Kara Maria

Regarding Extinction

Kara Maria’s work examines the conflict between humans and wildlife. Her miniature portraits of endangered species within a context of chaotic shapes and exploding colors contemplate environmental displacement, instability, and extinction. The swirling and exploding shapes, bright colors, representational elements, and unlikely spatial relationships of the greater painting illustrate how our progressively chaotic environment is displacing fauna and the systems that support it.

Though her paintings shed light on Earth’s biodiversity crisis, one could describe them as “out of this world.” Her meticulous animal portraits painted within vibrating colorscapes convey displacement and disorientation as if these bestial protagonists are the last of their species to survive in an unfamiliar landscape. Her message about climate change is more evident in some paintings than others, such as in An Exercise of Freedom (whooping crane) in which the crane is flying through a field of painted cars or from her Seven Deadly Sins series, the canvas titled Wrath (European hornet) which depicts the insect encircled by rings of fire—a scene all too familiar to Californians.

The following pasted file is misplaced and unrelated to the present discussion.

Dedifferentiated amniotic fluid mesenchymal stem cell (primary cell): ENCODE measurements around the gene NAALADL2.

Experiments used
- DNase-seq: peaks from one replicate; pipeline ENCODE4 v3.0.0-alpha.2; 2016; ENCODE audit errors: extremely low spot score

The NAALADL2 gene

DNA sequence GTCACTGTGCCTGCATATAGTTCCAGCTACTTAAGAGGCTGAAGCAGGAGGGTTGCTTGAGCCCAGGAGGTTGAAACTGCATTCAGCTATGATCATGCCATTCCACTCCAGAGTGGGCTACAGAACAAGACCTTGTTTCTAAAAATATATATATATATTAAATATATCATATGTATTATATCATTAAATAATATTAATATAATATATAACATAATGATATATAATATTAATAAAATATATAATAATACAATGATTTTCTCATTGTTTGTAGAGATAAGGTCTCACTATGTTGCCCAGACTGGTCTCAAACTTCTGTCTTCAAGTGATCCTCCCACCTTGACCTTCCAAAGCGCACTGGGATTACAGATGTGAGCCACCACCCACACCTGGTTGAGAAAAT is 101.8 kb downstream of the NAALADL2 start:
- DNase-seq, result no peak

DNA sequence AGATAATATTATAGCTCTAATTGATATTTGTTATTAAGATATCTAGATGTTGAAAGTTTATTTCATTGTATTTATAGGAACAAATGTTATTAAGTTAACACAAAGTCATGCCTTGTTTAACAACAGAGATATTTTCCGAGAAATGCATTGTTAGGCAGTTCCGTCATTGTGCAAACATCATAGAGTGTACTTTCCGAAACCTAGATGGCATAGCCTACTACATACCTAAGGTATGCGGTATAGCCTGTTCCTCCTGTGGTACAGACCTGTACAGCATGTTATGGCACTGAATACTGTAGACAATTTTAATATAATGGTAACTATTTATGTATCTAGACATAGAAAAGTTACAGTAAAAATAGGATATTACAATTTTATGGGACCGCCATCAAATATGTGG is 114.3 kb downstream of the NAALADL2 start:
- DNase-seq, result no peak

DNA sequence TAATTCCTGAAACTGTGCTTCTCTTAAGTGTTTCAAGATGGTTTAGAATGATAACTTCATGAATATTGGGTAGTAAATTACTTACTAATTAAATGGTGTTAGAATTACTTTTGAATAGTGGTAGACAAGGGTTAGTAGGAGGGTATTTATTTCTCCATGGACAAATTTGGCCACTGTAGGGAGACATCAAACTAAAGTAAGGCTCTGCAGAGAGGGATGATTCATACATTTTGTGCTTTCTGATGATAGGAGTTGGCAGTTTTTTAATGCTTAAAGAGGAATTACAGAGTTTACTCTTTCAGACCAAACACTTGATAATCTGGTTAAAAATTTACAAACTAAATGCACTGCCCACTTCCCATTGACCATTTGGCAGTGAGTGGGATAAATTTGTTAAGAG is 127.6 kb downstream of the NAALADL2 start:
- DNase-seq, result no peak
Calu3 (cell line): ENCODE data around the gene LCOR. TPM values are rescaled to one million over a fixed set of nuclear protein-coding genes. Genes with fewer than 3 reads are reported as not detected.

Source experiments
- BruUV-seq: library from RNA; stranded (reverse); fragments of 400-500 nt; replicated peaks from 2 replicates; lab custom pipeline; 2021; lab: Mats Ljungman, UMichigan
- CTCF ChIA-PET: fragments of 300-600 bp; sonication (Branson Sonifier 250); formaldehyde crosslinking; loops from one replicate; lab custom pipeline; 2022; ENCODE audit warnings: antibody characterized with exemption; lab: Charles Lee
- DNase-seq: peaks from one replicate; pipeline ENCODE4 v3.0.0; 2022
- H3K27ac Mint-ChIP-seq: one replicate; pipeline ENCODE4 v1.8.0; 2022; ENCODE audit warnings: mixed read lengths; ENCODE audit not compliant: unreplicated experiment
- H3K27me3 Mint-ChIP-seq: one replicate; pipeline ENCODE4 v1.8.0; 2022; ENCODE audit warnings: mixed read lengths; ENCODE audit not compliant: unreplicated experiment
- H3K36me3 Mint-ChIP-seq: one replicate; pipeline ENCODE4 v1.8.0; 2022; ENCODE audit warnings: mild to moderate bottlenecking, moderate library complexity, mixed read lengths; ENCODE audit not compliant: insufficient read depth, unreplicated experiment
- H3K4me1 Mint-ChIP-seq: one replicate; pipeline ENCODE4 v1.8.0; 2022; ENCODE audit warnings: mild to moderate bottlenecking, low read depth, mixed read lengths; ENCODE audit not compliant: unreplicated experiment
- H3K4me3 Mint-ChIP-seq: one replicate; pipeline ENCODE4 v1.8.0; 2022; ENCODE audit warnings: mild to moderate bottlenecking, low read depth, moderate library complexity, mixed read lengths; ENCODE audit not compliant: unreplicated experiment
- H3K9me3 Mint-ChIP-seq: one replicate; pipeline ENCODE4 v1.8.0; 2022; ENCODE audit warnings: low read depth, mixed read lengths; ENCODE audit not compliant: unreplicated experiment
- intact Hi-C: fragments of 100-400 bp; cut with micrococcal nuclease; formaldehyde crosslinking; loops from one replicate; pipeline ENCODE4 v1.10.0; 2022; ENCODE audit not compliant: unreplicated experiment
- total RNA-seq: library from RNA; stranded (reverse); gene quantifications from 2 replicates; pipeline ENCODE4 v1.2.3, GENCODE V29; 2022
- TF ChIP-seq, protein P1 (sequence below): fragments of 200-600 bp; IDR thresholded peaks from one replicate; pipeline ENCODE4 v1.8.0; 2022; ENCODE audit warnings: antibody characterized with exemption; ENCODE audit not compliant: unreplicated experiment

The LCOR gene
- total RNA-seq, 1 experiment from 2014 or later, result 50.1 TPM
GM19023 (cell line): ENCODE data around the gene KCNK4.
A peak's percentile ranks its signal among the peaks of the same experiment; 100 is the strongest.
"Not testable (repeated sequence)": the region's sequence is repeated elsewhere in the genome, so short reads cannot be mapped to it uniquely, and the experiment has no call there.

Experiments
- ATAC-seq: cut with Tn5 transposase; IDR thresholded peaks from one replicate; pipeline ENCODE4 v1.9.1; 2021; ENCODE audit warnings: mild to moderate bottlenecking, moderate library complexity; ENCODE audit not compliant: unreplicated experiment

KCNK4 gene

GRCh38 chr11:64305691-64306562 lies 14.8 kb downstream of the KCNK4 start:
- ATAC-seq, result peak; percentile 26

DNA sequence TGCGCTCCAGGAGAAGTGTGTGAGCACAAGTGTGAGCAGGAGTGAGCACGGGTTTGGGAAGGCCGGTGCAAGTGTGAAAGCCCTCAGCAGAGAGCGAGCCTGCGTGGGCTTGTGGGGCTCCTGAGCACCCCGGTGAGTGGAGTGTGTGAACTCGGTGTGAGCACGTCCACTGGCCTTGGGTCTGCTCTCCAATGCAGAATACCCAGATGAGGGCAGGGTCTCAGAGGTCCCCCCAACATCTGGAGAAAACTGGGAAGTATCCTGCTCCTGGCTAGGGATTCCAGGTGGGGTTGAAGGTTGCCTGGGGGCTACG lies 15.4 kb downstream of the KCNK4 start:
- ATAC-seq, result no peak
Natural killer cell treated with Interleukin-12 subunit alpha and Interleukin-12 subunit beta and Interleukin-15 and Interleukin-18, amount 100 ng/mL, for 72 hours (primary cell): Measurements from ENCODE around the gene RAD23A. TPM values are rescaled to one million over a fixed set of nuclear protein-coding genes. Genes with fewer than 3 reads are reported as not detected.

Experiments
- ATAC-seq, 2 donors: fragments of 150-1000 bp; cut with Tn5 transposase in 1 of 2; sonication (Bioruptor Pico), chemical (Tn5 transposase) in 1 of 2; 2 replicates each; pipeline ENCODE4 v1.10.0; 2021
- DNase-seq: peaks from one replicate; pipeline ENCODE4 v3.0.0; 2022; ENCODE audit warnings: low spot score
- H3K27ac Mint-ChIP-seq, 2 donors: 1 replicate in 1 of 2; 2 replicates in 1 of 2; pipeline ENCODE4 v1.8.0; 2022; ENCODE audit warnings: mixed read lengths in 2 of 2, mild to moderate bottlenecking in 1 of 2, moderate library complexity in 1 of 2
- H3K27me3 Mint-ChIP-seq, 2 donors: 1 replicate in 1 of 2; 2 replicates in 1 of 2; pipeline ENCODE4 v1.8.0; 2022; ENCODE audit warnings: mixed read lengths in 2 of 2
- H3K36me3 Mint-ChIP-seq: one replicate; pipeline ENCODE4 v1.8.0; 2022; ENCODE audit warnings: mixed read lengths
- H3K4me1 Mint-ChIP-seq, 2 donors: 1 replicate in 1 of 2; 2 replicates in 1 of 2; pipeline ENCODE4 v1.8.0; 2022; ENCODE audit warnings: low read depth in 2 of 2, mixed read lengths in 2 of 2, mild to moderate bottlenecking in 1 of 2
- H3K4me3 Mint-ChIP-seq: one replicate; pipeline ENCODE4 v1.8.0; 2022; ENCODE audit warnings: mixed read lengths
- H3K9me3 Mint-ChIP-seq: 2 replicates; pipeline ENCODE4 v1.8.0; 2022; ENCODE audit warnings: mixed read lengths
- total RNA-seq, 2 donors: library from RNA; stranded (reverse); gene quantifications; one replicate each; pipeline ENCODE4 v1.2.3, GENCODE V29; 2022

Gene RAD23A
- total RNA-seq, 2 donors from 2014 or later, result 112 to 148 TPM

Moreover, Maria’s paintings warn us that to be “out of this world” is to lose the ground underneath our feet. Not only is our wildlife in danger of becoming extinct, but the continued denial of climate change and deregulation of economic markets and natural resources will also ruin human ecologies. We, too, are at risk of becoming extinct from this planet.  

Although the exhibition contemplates such a serious topic, Kara Maria’s paintings also display exuberance in commemorating the natural world. Most of the species represented, such as the monarch butterfly, gray wolf and the California tiger salamander, are still roaming the Earth today—though in decimated numbers. The artist’s intention, here, is to remind us that while the survival of any species is worth celebrating, the work to conserve the planet is never over and we must all make a concerted effort to stay “of this world.”

Works in the Exhibition